I decided that my masterpiece would not be sidetracked and Christina and I continued dancing like she wasn’t even there. Now in my head, I was freaking out, but I just kept listening to the song —
You have to show them that you’re really not scared.
You’re playin’ with your life, this ain’t no truth or dare.
I don’t know what came over me, but I looked Kimi right in the freakin’ eyes, grabbed my crotch, stood on my toes, and shouted ” whoo!”
At that particular point, the music stopped. I looked over my shoulder and saw that Christina had pressed stop on the boom box. She was staring at me with the most terrified look in her eyes. The moment finally began to hit me, and while my face became extremely hot, I decided it was time to slowly remove my hand of my crotch.
Then, the weirdest thing happened — Kimi started to giggle, grabbed her crotch, and shouted “whoo!”. I grabbed my crotch again. “whoo!” She grabbed hers. “whoo!”
Her cohorts started to laugh, and Christina ended up on the floor in stitches. Then, I just blurted out: “We’re dancing to ‘Beat It’ for the talent show, and we need a whole gang. You guys wanna do it with us?”
She said yes. She didn’t even hesitate. SHE SAID YES. That was the power of Michael.
The next day, she and her three friends joined us in the bathroom. Two weeks later, We had thirteen girls jammed into that bathroom, dancing around. I gave everyone choreography, and they did it! No one thought I was stupid, they just did it!
I also decided that we should all do sit ups and push ups before practice. That’s what my dance instructor had our class do- so I figured, why not. We wanted to look tough doing this dance, so we had to build muscle. We rehearsed every day, first and second recess.They did the sit ups, I counted them out. I was like the drill sergeant. I was like the leader. The leader of the gang!
We all decided we needed a name. A name that inspired fear, but was still kinda pretty since we were a bunch of ten year old girls. I can’t remember the name of the girl that came up with the winner, but I’ll never forget the name — it was perfect. We would be called: The White Gloves.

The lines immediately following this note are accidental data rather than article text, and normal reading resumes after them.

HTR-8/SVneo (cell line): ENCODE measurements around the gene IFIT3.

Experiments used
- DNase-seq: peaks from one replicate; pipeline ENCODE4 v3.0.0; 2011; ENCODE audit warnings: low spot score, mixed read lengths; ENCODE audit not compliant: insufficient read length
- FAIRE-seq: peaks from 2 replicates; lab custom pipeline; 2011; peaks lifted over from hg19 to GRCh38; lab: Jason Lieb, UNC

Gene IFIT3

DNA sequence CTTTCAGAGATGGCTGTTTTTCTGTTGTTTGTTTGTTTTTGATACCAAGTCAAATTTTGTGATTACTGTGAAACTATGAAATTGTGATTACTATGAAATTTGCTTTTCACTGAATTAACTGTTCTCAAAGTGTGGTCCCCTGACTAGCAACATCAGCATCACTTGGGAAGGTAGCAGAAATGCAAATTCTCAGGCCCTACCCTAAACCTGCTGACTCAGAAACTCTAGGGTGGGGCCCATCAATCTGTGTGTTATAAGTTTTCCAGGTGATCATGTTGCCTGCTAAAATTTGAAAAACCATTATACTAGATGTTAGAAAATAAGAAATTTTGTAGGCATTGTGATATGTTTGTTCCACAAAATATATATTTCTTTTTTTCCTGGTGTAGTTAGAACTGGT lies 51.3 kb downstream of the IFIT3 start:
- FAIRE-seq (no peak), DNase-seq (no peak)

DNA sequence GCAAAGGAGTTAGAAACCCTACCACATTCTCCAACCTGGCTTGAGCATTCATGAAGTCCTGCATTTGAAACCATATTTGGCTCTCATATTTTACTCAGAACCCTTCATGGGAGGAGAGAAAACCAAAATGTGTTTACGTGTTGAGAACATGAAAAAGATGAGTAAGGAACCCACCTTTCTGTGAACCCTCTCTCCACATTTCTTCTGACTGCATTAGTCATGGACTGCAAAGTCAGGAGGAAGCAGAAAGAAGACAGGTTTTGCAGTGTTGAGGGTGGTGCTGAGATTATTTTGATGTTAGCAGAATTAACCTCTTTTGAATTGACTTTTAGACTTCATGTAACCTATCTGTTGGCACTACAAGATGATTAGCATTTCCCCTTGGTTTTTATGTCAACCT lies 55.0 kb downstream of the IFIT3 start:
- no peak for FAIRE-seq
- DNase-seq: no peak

After that, even more girls showed up wanting to join, but I had to cut it off at thirteen — we weren’t gonna take just anybody, besides, there wasn’t any more room in the bathroom.
Come talent show day, we all showed up early to rehearse in our Member’s Only jackets. When we took that stage, we looked so tough– I’m sure we looked almost like sixth graders.
When that music started, and Michael started singing- our little bodies became possessed. We were snapping and strutting. We were balancing on our toes. We were moonwalking. We were pulling up the collars on our jackets, and yup, we were grabbing our crotches. I even bit my lip for a little extra sass.
After the show, a boy named Maurice came up and talked to me. He was very cute, and also, very often liked to call me Gelfling.
“You made that up?” he asked.
“Yeah” I said.
“Wow. That was … pretty bad.”
“Thanks, you too.” I said.
His talent was to spin on his head as long as he could, over and over again. I thought it was the best thing I’d ever seen.
From that day on, I loved fourth grade. Kimi and I were too different to really be friends, but she said hi to me, and we’d show our hands in a sort of White Glove salute. Christina and I hung out all the time, and my mom eventually bought me a pair of Chic jeans. People talked about the “White Gloves” every now and then, and how the teachers freaked out about us grabbing our crotches.
I was no longer the outcast.
I was no longer Gelfling.
I was cool.
I was … Bad.
August 28, 1958 — June 25, 2009